The Bloomington Public Library’s $25.2 million expansion project remains on schedule, according to Jeanne Hamilton, library director. It should be completed by the end of the year.
“Since 1976, Bloomington’s population has grown by 92 percent while the library building has had one expansion, increasing space by only 24 percent,” Hamilton said. “This population growth has also resulted in a demand for more space for collections, programs, study rooms, community meeting rooms, and parking.
“In addition to a larger population, the facility has aged and technology has changed a lot, both of which have led to the need for updates.”
In addition to traditional library materials, the library offers services such as programming for all ages, study spaces, meeting spaces, computer access, Wi-Fi access, and access to new technologies, according to Hamilton.
The expansion and renovation project focuses on education, innovation, and access, she said. It will add a second children’s programming room; add eight study rooms, up from one; and increase community rooms to three, with the ability to combine them into one large space. A sensory-friendly room will be available as well as a nursing nook and a discovery zone for interactive kids’ play.
When the project is concluded, library patrons will find wider aisles and more accessible shelving. A drive-up window will be added, as well. New features such as a new computer lab for quiet computing and computer learning programs, two podcast recording studios, and an innovation lab that will feature items like a 3D printer will be added. All of this will allow improved and expanded library services for the community and enhance the quality of life in Bloomington, Hamilton said.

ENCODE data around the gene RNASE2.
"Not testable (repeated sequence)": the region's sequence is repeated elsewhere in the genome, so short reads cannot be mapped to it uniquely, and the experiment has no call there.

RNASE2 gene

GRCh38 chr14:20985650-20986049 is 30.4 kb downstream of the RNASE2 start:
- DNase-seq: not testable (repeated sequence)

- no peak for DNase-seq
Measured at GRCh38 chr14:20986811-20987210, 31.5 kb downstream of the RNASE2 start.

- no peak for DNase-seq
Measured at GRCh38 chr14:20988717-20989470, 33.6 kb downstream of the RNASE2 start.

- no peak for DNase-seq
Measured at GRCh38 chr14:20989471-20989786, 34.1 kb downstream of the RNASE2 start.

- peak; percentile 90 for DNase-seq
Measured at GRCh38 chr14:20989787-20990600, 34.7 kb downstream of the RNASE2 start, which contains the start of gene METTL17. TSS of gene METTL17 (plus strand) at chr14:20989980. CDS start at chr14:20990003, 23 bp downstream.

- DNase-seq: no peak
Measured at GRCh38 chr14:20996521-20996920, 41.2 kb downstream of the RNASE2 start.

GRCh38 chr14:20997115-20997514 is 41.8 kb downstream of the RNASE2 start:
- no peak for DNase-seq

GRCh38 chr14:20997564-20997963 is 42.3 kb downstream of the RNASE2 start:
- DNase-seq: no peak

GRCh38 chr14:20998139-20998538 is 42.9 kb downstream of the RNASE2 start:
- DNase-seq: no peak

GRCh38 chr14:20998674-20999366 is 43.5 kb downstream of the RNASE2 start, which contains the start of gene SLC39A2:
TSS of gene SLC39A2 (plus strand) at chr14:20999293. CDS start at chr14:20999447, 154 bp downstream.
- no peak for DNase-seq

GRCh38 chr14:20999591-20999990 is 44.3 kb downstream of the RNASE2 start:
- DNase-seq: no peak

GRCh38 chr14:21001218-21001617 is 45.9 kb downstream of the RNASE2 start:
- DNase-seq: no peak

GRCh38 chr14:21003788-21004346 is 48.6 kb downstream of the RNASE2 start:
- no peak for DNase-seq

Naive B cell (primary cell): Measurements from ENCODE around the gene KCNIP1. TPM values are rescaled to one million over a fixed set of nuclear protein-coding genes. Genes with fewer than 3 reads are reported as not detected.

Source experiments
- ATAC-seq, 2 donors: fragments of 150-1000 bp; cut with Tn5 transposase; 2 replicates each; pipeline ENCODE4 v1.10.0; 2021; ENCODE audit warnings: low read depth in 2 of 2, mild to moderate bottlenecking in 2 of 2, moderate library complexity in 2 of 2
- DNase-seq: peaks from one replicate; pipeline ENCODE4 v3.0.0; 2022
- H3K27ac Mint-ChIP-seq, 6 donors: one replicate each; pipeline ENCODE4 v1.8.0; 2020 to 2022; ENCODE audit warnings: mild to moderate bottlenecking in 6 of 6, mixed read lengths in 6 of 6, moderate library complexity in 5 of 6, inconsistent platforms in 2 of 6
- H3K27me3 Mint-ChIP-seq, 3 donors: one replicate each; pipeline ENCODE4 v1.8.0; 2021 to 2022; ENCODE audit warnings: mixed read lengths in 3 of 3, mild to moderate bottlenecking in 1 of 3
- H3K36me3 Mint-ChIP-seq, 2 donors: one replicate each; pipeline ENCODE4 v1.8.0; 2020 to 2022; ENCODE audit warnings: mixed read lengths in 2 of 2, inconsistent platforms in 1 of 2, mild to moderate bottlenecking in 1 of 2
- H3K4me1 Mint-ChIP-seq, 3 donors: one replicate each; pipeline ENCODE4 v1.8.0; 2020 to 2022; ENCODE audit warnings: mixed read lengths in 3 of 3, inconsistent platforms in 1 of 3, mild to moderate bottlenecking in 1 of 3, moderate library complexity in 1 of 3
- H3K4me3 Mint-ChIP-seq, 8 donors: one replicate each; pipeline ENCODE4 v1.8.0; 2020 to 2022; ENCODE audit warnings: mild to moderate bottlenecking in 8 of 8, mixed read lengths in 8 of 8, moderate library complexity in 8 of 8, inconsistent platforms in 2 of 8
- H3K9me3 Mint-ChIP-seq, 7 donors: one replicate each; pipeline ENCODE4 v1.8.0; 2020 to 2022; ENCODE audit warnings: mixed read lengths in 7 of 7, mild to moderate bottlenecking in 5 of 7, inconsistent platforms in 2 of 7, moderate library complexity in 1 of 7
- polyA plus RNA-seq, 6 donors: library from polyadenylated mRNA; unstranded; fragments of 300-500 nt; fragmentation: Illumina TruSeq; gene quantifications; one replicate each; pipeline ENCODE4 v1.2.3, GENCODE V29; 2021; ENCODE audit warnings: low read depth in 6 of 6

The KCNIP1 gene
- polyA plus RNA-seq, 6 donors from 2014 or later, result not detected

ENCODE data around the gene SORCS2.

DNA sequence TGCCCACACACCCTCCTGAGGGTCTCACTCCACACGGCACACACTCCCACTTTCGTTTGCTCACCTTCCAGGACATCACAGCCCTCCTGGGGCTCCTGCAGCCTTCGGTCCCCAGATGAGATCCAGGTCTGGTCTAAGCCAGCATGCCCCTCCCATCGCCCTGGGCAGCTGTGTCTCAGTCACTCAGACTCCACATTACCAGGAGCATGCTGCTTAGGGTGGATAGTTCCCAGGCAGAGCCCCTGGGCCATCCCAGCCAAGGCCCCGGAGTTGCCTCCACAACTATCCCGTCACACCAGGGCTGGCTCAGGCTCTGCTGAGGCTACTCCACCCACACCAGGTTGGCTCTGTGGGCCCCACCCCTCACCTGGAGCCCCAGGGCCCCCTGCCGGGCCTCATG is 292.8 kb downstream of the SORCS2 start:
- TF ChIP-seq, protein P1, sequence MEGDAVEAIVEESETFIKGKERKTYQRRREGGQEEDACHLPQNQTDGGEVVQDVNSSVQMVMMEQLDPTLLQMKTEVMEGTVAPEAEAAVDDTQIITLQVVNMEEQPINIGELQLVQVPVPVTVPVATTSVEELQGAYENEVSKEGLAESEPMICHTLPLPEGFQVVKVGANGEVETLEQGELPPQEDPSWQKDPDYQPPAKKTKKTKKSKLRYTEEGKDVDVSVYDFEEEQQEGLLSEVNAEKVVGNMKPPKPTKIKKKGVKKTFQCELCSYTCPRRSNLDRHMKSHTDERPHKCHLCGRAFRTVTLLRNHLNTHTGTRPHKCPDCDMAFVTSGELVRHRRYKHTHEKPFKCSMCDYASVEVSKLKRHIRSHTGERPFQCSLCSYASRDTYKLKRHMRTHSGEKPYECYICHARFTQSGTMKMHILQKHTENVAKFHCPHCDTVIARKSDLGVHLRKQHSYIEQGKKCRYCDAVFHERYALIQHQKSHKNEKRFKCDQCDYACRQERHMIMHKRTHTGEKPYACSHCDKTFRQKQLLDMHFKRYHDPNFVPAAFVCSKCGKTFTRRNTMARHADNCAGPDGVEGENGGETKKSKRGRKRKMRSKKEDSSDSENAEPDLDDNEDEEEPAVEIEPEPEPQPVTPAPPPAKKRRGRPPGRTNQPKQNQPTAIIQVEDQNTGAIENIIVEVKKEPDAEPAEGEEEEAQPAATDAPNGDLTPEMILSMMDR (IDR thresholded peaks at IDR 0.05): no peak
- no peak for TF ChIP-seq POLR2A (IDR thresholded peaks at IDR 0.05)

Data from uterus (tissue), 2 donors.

A 46,000-square-foot building was constructed at 205 E. Olive Street in 1976 to house Bloomington Public Library and meet the needs of the 41,000 people who resided in the city at the time, according to Hamilton.
Forty-one years later, an assessment of the existing library building was completed by the Farnsworth Group of Bloomington. A long-range vision for the future was created; it incorporated community focus groups and a program to build spaces and amenities. The company was contracted to provide preliminary planning and design services.
Then, Engberg Anderson Architects was hired in 2020 by the Library Board. The group used feedback from the community and the Farnsworth Group information to develop a conceptual site plan and conceptual building design, according to Hamilton. That plan plus a cost estimate was presented to the Bloomington City Council, which approved 56 percent of the project using a $14.2 million, tax-funded bond.
The library’s share of project expenses comes from a $5.68 million grant from the state, $4.1 million in library reserve funds, and $1.25 million in donations from the community, according to the library building project website. Construction progress can be observed on the library’s website.
“The library’s mission is to provide our diverse community with a helpful and welcoming place that offers equitable access to the world of ideas and information and supports lifelong learning,” Hamilton said.